Prince Charles and the Duchess of Cornwall have left Northern Ireland following a short visit.
The couple visited Belfast City Hall
It was the first time Camilla had visited NI as the wife of the heir to the throne.
Prince Charles said: "What a real joy it is for both my wife, my darling wife, and I to be here in Belfast just before Christmas."
They were greeted by Lord Mayor Wallace Browne and Northern Ireland Secretary of State Peter Hain at the city hall.
Members of the choir from Strandtown Primary School were performing in the grounds of the city hall, where an international Christmas market is taking place.
Inside city hall, the royal couple listened to the choir and had the opportunity to chat to some of its 60 members and the conductor.
Mr Browne said: "It was a very relaxed visit. Prince Charles realises City Hall will be celebrating its centenary next year and he's very interested in architecture.
"It was also marvellous that they found time to visit the market."
Progressive Unionist councillor David Ervine said: "Camilla's been through a hard time, yet she seems to be quite a gracious person.
"It was good to welcome them here and show Belfast off in a good light."
Alban Maginness of the SDLP said he had spoken to Prince Charles about a mutual friend.
"Derek Hill is a good friend of the Prince, who taught him painting, and I was able to tell him he did my portrait when I was lord mayor," he said.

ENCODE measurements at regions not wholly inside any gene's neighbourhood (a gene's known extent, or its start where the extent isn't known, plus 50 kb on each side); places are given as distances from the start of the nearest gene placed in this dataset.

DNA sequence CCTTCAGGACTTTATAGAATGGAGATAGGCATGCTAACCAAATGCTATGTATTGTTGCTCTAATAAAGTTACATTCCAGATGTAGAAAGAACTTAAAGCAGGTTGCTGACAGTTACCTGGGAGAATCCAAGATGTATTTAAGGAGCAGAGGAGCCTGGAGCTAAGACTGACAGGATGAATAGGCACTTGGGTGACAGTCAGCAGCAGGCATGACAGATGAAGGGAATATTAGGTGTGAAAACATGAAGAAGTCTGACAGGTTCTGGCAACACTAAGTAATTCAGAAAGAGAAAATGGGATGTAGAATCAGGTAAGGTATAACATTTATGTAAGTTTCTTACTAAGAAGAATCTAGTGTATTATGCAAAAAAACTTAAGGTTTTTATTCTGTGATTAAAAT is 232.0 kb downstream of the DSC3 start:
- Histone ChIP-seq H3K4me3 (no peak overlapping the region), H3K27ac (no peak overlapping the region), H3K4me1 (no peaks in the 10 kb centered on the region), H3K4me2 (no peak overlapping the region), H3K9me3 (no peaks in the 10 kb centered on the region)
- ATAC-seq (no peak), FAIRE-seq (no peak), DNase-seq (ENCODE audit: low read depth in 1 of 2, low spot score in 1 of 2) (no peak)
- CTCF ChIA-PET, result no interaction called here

The royal couple later visited the Harbour Commissioners to look at work done by the Prince's Trust. They were greeted by about 160 invited guests.
They had a private meeting with Prince's Trust officials before attending a reception in the Barnett Room.
They then toured an exhibition and met guests and Prince's Trust supporters.
Music was provided by Cat Barter, a 2005 Sound Live graduate.
Prince Charles said the work done by the trust was making a real difference to people's lives.
"From a Northern Ireland perspective 17% of those aged 16 to 25 have no qualifications; there has been a huge increase in truancy and exclusion; and there is a very high rate of suicides among young people, especially since the cessation of the Troubles," he said.
Prince Charles said the challenges were huge, but he had been encouraged by the many success stories in the history of the charity.
On Thursday, the Queen and Duke of Edinburgh visited Northern Ireland.